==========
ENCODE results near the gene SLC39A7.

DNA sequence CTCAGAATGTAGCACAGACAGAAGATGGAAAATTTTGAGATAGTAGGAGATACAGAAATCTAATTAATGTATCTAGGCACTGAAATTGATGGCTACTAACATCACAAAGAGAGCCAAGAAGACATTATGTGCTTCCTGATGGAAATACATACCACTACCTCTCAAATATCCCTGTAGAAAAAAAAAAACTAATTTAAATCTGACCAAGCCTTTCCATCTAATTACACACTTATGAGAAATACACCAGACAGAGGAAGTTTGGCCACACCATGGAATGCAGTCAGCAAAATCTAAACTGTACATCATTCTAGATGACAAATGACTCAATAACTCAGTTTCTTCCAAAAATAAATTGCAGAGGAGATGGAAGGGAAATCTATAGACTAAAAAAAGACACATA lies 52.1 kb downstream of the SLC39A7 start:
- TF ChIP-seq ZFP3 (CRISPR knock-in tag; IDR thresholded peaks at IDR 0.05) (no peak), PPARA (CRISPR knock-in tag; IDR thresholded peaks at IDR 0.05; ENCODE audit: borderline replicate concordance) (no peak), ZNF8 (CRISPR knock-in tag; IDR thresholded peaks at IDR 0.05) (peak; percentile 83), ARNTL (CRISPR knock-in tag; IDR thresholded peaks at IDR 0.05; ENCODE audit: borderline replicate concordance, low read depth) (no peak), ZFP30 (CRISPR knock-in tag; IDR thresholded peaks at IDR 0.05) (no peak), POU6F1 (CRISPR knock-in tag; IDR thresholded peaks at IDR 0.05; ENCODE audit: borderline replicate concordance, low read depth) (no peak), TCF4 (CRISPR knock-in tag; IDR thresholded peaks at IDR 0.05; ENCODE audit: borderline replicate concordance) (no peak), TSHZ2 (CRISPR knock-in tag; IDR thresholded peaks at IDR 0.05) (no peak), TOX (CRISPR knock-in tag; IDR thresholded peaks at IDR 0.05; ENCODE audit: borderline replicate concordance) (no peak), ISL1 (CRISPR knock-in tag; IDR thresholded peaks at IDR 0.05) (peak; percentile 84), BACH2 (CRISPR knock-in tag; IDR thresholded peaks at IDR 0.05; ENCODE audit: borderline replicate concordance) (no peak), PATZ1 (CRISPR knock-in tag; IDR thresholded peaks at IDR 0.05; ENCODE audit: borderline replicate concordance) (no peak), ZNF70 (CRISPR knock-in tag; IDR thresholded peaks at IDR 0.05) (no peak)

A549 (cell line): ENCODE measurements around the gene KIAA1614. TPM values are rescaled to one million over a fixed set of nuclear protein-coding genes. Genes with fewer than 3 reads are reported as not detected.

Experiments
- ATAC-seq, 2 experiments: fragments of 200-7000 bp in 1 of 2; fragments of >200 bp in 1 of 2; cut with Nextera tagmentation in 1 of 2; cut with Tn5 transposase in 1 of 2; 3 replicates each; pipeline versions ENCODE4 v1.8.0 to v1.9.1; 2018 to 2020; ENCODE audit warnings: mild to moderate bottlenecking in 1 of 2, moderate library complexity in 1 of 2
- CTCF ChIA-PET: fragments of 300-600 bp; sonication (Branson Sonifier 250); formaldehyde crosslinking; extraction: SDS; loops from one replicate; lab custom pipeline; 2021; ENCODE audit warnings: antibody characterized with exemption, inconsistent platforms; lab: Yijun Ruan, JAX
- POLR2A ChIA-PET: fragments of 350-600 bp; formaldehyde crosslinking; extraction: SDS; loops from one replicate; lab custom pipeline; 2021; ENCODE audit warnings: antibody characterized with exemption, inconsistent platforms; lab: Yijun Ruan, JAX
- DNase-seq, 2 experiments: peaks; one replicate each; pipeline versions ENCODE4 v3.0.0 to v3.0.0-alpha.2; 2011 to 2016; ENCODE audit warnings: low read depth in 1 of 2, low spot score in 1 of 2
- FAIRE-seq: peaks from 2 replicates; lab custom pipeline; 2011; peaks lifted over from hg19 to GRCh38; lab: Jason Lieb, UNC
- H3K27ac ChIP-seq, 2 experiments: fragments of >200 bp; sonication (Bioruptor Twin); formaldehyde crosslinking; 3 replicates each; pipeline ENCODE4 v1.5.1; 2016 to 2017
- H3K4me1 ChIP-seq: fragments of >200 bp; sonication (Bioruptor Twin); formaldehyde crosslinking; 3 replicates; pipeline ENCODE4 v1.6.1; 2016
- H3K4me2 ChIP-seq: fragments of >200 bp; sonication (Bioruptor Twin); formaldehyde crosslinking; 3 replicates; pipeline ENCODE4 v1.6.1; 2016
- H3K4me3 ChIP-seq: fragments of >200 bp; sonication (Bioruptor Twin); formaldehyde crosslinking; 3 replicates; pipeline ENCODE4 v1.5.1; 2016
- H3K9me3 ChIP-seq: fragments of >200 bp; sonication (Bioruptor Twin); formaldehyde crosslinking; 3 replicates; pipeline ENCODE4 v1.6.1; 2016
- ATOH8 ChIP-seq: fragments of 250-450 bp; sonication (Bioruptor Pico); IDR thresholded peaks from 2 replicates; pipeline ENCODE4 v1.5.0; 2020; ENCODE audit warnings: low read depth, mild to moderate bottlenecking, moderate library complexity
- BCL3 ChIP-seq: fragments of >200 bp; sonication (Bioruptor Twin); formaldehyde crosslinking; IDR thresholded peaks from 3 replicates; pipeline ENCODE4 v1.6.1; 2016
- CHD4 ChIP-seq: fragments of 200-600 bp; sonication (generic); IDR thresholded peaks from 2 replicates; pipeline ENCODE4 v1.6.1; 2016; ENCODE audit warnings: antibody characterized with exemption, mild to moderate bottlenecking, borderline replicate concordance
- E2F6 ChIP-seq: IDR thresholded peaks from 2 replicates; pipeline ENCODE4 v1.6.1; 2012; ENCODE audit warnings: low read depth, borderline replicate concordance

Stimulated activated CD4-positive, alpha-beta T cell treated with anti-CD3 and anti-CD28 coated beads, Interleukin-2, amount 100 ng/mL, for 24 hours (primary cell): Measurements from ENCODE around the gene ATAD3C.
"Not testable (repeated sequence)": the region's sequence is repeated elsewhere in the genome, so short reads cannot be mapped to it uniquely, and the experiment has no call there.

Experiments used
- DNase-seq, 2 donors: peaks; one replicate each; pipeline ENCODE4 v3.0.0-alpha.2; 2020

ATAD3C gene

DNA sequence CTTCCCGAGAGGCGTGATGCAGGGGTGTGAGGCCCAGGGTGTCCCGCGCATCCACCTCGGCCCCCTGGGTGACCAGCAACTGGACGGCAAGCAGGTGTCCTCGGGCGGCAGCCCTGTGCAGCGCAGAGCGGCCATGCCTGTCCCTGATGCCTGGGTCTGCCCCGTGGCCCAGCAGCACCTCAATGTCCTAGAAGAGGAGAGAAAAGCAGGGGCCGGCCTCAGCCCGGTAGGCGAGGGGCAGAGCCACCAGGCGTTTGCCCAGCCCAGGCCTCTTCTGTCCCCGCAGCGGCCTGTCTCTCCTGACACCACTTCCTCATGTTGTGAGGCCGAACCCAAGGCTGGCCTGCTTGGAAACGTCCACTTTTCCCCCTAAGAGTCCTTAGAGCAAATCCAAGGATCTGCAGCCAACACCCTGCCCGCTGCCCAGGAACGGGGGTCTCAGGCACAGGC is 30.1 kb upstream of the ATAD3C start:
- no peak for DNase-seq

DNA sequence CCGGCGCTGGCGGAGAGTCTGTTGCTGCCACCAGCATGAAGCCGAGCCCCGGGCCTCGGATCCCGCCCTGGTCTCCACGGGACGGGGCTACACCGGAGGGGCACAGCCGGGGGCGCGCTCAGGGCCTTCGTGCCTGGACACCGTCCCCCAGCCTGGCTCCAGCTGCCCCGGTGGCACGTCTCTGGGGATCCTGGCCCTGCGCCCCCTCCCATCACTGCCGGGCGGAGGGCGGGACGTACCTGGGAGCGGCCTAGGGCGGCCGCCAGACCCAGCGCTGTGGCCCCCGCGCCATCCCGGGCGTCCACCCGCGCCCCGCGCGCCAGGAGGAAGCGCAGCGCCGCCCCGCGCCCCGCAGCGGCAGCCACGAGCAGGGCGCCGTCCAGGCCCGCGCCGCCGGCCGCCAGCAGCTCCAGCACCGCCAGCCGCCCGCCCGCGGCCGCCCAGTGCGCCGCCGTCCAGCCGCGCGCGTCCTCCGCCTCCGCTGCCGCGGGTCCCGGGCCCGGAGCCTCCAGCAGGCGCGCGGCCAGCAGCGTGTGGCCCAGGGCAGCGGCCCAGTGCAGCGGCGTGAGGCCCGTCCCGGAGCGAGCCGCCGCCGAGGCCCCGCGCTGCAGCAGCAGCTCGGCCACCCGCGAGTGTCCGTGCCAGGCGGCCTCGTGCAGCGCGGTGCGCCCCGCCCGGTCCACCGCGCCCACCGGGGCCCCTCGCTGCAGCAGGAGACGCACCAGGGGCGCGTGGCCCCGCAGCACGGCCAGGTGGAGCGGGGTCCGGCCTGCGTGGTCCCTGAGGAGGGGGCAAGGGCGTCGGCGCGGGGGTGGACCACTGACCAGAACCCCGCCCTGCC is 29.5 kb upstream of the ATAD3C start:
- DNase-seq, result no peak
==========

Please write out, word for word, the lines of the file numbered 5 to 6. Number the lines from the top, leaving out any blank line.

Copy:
Experiments
- ATAC-seq, 2 experiments: fragments of 200-7000 bp in 1 of 2; fragments of >200 bp in 1 of 2; cut with Nextera tagmentation in 1 of 2; cut with Tn5 transposase in 1 of 2; 3 replicates each; pipeline versions ENCODE4 v1.8.0 to v1.9.1; 2018 to 2020; ENCODE audit warnings: mild to moderate bottlenecking in 1 of 2, moderate library complexity in 1 of 2